Queen Anne Yesterday & Today

Looking west: W. Olympic Place, May 4, 1903. Seattle Municipal Archives: Item#172604 

This historic view along West Olympic Place at 7th Avenue West was captured on May 4, 1903 during field work for a city-commissioned parks report by John Charles Olmsted (1852-1920) who, with his brother Frederick Jr. (1870-1957), was a partner in the office founded by their father, famed landscape architect Frederick Law Olmsted (1822-1903).  This was the first of several visits by Olmsted, whose recommendations served as a blueprint for Seattle’s parks-and-boulevard system maintenance and expansion in the early 20th century.  Olmsted’s impression of the park was largely positive, recommending minor improvements.  But some vocal Queen Anne women would force the plans for Olympic Place to be scaled back a bit — 18 inches, to be exact.

The split-rail fence on the left of the 1903 image marked the upper edge of 14-acre Kinnear Park, one of Seattle’s earliest public parks.  Across the street from the park, Olympic Place was lined with stately mansions, including the home of Dr. Frederick A. Churchill (1856-1937) and his family, whose 1889 home at 608 W Olympic Place was among the first constructed on Queen Anne.  Dr. Churchill called himself the “Father of Kinnear Park” in a 1936 Seattle Daily Times interview, saying that he urged George Kinnear to donate the land for the park and then pushed the city to fund its development.

In 1906, the Olmsted Brothers were again engaged to design the grounds for the 1909 Alaska-Yukon-Pacific Exposition (AYP), and the city was moving quickly to implement their previously recommended boulevard improvements ahead of the exposition, including at Olympic Place.   Meanwhile, developers constructed luxury apartments near streetcar lines through the city to be used as hotels during the AYP.  These apartments  included the Chelsea Apartments at 620 West Olympic Place and The Kinnear at 905 West Olympic Place, both built in 1907.

Per plans drawn up by the Olmsted Brothers, the grade of Olympic Place in front of the park was to be lowered as much as eight feet, necessitating a concrete retaining wall that was proposed to rise four-and one-half feet along the roadway.  The wall proposal proved problematic to the residents of homes in the vicinity of the park, including Dr. and Mrs. Churchill.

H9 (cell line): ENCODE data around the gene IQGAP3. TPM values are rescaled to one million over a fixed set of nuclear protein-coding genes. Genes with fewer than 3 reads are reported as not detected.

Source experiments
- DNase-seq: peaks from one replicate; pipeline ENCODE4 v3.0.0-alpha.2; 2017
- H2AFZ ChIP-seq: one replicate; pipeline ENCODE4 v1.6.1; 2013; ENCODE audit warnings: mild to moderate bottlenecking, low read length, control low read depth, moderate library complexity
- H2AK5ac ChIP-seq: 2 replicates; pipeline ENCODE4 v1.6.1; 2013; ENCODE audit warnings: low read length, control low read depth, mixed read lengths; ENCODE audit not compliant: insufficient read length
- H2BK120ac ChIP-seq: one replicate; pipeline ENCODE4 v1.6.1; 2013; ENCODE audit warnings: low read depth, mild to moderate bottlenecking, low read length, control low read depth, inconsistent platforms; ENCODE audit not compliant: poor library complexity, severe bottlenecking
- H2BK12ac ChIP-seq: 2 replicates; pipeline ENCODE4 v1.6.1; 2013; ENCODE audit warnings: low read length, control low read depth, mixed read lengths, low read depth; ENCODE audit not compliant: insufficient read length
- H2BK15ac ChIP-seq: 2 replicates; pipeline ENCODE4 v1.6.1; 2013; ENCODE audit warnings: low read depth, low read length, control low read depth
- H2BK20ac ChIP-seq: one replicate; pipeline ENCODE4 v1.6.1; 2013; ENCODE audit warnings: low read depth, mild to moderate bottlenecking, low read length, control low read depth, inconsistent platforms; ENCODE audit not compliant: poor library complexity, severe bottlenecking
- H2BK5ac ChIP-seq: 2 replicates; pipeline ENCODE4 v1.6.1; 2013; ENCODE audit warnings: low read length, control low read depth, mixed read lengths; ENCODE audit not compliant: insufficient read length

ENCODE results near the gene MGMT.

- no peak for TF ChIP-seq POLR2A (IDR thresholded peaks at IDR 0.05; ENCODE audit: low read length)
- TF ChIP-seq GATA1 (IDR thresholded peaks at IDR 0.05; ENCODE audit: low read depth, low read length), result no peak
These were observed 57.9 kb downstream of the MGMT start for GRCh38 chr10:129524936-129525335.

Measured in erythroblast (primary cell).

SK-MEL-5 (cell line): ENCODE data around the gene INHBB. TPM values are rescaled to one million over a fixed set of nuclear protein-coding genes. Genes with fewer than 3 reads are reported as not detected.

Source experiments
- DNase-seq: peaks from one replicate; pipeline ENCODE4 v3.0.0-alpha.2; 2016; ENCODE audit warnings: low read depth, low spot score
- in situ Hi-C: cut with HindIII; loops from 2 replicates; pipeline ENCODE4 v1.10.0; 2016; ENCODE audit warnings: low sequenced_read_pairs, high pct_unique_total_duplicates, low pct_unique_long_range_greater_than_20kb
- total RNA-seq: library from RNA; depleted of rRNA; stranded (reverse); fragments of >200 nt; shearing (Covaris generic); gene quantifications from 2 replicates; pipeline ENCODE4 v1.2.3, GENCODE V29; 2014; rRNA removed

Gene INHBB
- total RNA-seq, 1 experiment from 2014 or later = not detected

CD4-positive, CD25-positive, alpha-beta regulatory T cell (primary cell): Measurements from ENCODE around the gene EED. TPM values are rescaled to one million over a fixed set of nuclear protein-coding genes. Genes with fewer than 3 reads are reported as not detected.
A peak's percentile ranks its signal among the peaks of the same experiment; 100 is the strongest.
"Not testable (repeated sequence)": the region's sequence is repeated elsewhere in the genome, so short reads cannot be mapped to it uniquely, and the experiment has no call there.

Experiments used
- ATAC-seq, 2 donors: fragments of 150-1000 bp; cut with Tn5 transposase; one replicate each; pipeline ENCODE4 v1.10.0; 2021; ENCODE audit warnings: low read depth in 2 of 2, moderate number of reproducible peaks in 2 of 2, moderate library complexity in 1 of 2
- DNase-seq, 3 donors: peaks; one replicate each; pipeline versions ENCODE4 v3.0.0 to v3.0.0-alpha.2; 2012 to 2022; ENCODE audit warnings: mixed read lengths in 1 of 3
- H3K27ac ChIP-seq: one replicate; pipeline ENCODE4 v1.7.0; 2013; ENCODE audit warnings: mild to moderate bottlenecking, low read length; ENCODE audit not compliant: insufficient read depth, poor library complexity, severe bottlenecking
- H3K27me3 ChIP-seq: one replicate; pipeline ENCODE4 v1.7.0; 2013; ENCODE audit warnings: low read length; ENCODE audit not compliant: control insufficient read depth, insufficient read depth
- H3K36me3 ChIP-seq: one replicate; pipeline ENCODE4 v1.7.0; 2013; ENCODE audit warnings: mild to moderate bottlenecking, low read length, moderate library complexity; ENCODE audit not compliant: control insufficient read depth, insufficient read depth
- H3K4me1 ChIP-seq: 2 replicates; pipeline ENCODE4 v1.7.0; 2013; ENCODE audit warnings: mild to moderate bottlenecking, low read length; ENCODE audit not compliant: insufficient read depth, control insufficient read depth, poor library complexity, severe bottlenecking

Olmsted Brothers Section drawing of proposed boundary wall, dated March 22, 1909. Seattle Municipal Archives. Archives:#2372

On April 28, 1909, The Seattle Daily Times reported that 40 women led by Mrs. Churchill “besieged” the Park Board superintendent when he arrived to oversee construction of the wall, which they felt would destroy the scenic beauty of the entire street. Their protest immediately halted construction while the Board of Park commissioners considered their demands for a gentle sloping of the park property from the street rather than a wall.  On May 4, 1909, six years to the day from when the historic image was taken, The Seattle Daily Times reported that in response to “strenuous objections” the Park Board compromised that the wall will be no more than three feet high.  This concession satisfied the protesters, and the work was completed in time for the June 1st opening of the AYP — but perhaps more importantly for the Churchills, it was done in time for their niece’s wedding, which took place at their home on May 31, 1909.

The construction of the Chelsea and The Kinnear Apartments marked an early shift toward the multi-family housing that continued throughout the 20th century and that characterizes West Olympic Place today.  As for the Churchill’s house, Dr. Churchill lived there until his death in 1937; it was torn down in the 1950s for construction of the Skyline House apartments (1956).

W. Olympic Place. May 2021. Photo: Maureen Elenga

Reference:  Dorpat & Sherrard, The Seattle Times 6/21/2014:  Seattle Now & Then:  Kinnear Park

This Week in Queen Anne History

On April 18, 1917, a shocking attack took the life of Queen Anne resident Florence Wehn (1889-1917), wife of famed Seattle sculptor James Wehn (1882-1973).  The horrific crime remains unsolved to this day.

Florence and James met in the late 1890s and bonded over their love of the arts. They married on July 24, 1915, and shortly after purchased a new bungalow at 2214 12th Avenue West to which James relocated his studio from his parents’ home at 710 29th Avenue South.   Florence was employed as a switchboard operator at the Pantorium Dye Works.